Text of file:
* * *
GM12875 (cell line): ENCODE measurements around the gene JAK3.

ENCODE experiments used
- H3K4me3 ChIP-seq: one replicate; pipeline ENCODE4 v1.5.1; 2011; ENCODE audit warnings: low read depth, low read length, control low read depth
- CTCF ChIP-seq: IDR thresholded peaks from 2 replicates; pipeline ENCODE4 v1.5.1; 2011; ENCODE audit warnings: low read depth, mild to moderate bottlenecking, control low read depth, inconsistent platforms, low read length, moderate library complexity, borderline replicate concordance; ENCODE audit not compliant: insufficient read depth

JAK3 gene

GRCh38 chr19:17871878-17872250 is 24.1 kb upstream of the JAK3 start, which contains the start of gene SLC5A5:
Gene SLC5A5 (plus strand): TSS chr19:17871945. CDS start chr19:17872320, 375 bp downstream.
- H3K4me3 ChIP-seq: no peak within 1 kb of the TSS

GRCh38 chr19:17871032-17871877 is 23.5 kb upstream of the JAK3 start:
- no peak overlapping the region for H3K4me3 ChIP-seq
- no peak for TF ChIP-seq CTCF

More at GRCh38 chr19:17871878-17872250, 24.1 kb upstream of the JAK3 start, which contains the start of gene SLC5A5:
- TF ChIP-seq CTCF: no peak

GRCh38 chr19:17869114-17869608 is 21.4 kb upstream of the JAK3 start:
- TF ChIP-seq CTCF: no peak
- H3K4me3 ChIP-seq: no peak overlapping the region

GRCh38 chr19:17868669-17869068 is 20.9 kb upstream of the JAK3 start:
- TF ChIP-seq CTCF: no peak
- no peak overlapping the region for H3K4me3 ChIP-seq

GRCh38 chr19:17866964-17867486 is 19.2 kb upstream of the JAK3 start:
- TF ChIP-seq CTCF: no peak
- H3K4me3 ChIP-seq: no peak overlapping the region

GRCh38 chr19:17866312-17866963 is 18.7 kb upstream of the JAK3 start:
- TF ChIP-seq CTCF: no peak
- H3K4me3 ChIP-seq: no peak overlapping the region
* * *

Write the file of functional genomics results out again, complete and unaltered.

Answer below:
GM12875 (cell line): ENCODE measurements around the gene JAK3.

ENCODE experiments used
- H3K4me3 ChIP-seq: one replicate; pipeline ENCODE4 v1.5.1; 2011; ENCODE audit warnings: low read depth, low read length, control low read depth
- CTCF ChIP-seq: IDR thresholded peaks from 2 replicates; pipeline ENCODE4 v1.5.1; 2011; ENCODE audit warnings: low read depth, mild to moderate bottlenecking, control low read depth, inconsistent platforms, low read length, moderate library complexity, borderline replicate concordance; ENCODE audit not compliant: insufficient read depth

JAK3 gene

GRCh38 chr19:17871878-17872250 is 24.1 kb upstream of the JAK3 start, which contains the start of gene SLC5A5:
Gene SLC5A5 (plus strand): TSS chr19:17871945. CDS start chr19:17872320, 375 bp downstream.
- H3K4me3 ChIP-seq: no peak within 1 kb of the TSS

GRCh38 chr19:17871032-17871877 is 23.5 kb upstream of the JAK3 start:
- no peak overlapping the region for H3K4me3 ChIP-seq
- no peak for TF ChIP-seq CTCF

More at GRCh38 chr19:17871878-17872250, 24.1 kb upstream of the JAK3 start, which contains the start of gene SLC5A5:
- TF ChIP-seq CTCF: no peak

GRCh38 chr19:17869114-17869608 is 21.4 kb upstream of the JAK3 start:
- TF ChIP-seq CTCF: no peak
- H3K4me3 ChIP-seq: no peak overlapping the region

GRCh38 chr19:17868669-17869068 is 20.9 kb upstream of the JAK3 start:
- TF ChIP-seq CTCF: no peak
- no peak overlapping the region for H3K4me3 ChIP-seq

GRCh38 chr19:17866964-17867486 is 19.2 kb upstream of the JAK3 start:
- TF ChIP-seq CTCF: no peak
- H3K4me3 ChIP-seq: no peak overlapping the region

GRCh38 chr19:17866312-17866963 is 18.7 kb upstream of the JAK3 start:
- TF ChIP-seq CTCF: no peak
- H3K4me3 ChIP-seq: no peak overlapping the region